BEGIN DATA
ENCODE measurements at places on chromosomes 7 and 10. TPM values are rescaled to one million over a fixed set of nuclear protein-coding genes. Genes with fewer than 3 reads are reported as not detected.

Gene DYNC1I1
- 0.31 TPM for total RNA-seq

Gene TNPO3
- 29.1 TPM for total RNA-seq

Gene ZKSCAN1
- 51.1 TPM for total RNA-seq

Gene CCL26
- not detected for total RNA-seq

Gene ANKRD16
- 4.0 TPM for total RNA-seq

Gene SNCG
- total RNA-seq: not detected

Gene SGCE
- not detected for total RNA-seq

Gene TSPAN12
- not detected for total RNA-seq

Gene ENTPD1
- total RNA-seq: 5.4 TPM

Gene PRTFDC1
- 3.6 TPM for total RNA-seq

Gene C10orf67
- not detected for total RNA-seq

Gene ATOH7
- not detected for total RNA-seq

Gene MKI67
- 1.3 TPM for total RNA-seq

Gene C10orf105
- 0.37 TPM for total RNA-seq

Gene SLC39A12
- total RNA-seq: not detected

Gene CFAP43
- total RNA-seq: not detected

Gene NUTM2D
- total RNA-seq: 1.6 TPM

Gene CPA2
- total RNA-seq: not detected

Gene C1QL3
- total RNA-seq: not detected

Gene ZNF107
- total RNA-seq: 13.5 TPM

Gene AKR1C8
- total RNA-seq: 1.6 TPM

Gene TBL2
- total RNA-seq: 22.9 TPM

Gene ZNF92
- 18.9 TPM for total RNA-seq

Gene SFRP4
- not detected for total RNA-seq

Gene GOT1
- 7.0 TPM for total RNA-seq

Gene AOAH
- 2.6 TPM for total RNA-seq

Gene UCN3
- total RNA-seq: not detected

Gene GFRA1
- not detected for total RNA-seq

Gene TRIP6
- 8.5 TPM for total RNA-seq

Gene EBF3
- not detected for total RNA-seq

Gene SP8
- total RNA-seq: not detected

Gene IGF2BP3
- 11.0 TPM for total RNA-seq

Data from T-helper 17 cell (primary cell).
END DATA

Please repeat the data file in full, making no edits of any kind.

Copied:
ENCODE measurements at places on chromosomes 7 and 10. TPM values are rescaled to one million over a fixed set of nuclear protein-coding genes. Genes with fewer than 3 reads are reported as not detected.

Gene DYNC1I1
- 0.31 TPM for total RNA-seq

Gene TNPO3
- 29.1 TPM for total RNA-seq

Gene ZKSCAN1
- 51.1 TPM for total RNA-seq

Gene CCL26
- not detected for total RNA-seq

Gene ANKRD16
- 4.0 TPM for total RNA-seq

Gene SNCG
- total RNA-seq: not detected

Gene SGCE
- not detected for total RNA-seq

Gene TSPAN12
- not detected for total RNA-seq

Gene ENTPD1
- total RNA-seq: 5.4 TPM

Gene PRTFDC1
- 3.6 TPM for total RNA-seq

Gene C10orf67
- not detected for total RNA-seq

Gene ATOH7
- not detected for total RNA-seq

Gene MKI67
- 1.3 TPM for total RNA-seq

Gene C10orf105
- 0.37 TPM for total RNA-seq

Gene SLC39A12
- total RNA-seq: not detected

Gene CFAP43
- total RNA-seq: not detected

Gene NUTM2D
- total RNA-seq: 1.6 TPM

Gene CPA2
- total RNA-seq: not detected

Gene C1QL3
- total RNA-seq: not detected

Gene ZNF107
- total RNA-seq: 13.5 TPM

Gene AKR1C8
- total RNA-seq: 1.6 TPM

Gene TBL2
- total RNA-seq: 22.9 TPM

Gene ZNF92
- 18.9 TPM for total RNA-seq

Gene SFRP4
- not detected for total RNA-seq

Gene GOT1
- 7.0 TPM for total RNA-seq

Gene AOAH
- 2.6 TPM for total RNA-seq

Gene UCN3
- total RNA-seq: not detected

Gene GFRA1
- not detected for total RNA-seq

Gene TRIP6
- 8.5 TPM for total RNA-seq

Gene EBF3
- not detected for total RNA-seq

Gene SP8
- total RNA-seq: not detected

Gene IGF2BP3
- 11.0 TPM for total RNA-seq

Data from T-helper 17 cell (primary cell).